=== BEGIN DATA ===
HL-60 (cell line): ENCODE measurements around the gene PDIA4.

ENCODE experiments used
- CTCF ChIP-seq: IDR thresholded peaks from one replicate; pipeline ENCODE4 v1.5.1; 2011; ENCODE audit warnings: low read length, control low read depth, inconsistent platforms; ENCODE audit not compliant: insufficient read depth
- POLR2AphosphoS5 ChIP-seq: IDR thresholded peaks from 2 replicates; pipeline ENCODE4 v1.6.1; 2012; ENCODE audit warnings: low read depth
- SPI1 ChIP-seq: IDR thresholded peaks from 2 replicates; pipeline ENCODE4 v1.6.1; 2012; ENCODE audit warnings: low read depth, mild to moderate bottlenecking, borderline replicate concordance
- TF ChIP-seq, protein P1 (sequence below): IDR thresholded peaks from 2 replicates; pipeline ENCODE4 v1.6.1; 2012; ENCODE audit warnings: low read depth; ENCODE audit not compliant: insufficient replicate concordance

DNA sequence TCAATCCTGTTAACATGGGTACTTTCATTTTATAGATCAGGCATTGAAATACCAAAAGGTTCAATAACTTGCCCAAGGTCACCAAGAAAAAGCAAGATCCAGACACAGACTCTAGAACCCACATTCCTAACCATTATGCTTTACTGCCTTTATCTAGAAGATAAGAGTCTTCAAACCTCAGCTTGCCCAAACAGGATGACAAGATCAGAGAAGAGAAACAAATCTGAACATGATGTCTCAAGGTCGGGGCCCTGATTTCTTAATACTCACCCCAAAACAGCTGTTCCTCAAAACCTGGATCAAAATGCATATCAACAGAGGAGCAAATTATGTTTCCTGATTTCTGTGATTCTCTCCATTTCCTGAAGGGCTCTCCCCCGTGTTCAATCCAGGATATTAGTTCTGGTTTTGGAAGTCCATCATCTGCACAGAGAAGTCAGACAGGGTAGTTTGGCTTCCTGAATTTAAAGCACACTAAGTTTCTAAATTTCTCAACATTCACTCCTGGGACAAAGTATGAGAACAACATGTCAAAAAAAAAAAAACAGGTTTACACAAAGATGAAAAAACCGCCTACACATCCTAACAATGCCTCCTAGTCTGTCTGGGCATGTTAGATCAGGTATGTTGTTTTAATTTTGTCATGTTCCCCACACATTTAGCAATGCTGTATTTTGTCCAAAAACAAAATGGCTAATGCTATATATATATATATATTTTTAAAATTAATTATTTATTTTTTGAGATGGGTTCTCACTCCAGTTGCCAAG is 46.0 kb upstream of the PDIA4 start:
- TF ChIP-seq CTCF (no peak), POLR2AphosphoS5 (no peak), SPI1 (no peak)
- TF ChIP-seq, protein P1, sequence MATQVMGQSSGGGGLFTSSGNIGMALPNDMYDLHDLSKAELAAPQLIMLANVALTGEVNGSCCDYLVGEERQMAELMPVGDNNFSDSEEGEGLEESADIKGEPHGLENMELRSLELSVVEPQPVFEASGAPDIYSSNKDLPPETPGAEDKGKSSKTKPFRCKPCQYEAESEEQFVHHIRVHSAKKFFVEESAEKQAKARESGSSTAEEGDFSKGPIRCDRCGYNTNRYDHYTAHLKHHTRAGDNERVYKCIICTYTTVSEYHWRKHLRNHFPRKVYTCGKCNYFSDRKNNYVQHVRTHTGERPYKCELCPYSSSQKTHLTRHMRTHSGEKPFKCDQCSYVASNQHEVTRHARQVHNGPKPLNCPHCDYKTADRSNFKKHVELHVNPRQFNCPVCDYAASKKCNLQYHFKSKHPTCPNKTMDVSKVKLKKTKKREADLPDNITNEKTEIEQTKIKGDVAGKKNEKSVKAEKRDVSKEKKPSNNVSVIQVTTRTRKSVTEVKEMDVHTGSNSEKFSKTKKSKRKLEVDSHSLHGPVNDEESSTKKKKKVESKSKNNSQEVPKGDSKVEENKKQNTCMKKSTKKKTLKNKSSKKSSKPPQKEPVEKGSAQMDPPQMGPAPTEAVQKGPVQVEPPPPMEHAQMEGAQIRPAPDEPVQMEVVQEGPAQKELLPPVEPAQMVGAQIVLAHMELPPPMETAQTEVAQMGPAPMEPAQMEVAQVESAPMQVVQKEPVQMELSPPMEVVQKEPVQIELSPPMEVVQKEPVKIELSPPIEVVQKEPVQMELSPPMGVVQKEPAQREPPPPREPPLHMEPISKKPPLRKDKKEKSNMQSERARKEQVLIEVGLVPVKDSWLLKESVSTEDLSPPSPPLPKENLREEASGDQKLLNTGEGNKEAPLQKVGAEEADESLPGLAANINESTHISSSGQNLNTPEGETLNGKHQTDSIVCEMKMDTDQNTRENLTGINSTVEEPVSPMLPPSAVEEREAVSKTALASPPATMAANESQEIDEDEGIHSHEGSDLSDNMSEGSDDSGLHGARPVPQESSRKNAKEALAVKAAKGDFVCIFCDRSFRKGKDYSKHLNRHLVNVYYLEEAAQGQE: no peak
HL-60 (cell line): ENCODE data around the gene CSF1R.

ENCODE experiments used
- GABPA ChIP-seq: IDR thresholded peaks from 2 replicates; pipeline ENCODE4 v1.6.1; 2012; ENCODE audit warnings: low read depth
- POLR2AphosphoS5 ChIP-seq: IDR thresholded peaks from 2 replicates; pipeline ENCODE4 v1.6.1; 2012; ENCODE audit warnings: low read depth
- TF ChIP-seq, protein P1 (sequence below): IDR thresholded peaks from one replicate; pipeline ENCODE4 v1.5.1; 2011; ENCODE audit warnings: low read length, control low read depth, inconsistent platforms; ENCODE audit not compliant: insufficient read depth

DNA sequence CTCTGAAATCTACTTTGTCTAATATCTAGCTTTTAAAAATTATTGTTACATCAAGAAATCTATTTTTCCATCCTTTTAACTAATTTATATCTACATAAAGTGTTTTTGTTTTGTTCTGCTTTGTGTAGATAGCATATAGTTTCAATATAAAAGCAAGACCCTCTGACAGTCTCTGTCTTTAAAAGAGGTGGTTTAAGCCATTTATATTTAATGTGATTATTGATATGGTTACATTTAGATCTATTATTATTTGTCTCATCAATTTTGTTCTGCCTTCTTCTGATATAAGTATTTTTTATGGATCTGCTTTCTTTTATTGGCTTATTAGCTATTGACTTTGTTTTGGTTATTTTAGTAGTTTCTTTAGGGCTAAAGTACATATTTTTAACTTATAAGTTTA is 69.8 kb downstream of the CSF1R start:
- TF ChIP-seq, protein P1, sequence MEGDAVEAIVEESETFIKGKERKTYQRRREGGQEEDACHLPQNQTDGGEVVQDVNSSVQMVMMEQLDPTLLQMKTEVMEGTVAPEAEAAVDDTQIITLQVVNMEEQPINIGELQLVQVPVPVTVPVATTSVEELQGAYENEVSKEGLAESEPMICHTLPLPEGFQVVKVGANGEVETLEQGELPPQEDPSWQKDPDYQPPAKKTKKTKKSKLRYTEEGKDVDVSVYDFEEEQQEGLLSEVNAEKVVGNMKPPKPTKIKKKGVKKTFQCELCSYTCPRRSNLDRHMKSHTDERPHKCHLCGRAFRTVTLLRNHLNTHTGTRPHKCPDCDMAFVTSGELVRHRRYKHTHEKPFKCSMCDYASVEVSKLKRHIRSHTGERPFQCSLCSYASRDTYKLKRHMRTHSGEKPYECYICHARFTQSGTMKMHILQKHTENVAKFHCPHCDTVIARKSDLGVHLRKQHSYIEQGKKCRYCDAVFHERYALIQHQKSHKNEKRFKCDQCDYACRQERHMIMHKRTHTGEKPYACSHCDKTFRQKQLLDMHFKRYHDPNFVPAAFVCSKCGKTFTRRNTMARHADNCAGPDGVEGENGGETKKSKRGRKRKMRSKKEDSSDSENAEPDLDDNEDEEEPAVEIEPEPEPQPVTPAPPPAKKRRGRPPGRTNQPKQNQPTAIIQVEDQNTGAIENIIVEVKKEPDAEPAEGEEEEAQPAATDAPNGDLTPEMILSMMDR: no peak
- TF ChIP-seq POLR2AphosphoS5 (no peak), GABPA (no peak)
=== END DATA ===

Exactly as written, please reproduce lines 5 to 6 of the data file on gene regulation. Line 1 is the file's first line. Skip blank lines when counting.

- SPI1 ChIP-seq: IDR thresholded peaks from 2 replicates; pipeline ENCODE4 v1.6.1; 2012; ENCODE audit warnings: low read depth, mild to moderate bottlenecking, borderline replicate concordance
- TF ChIP-seq, protein P1 (sequence below): IDR thresholded peaks from 2 replicates; pipeline ENCODE4 v1.6.1; 2012; ENCODE audit warnings: low read depth; ENCODE audit not compliant: insufficient replicate concordance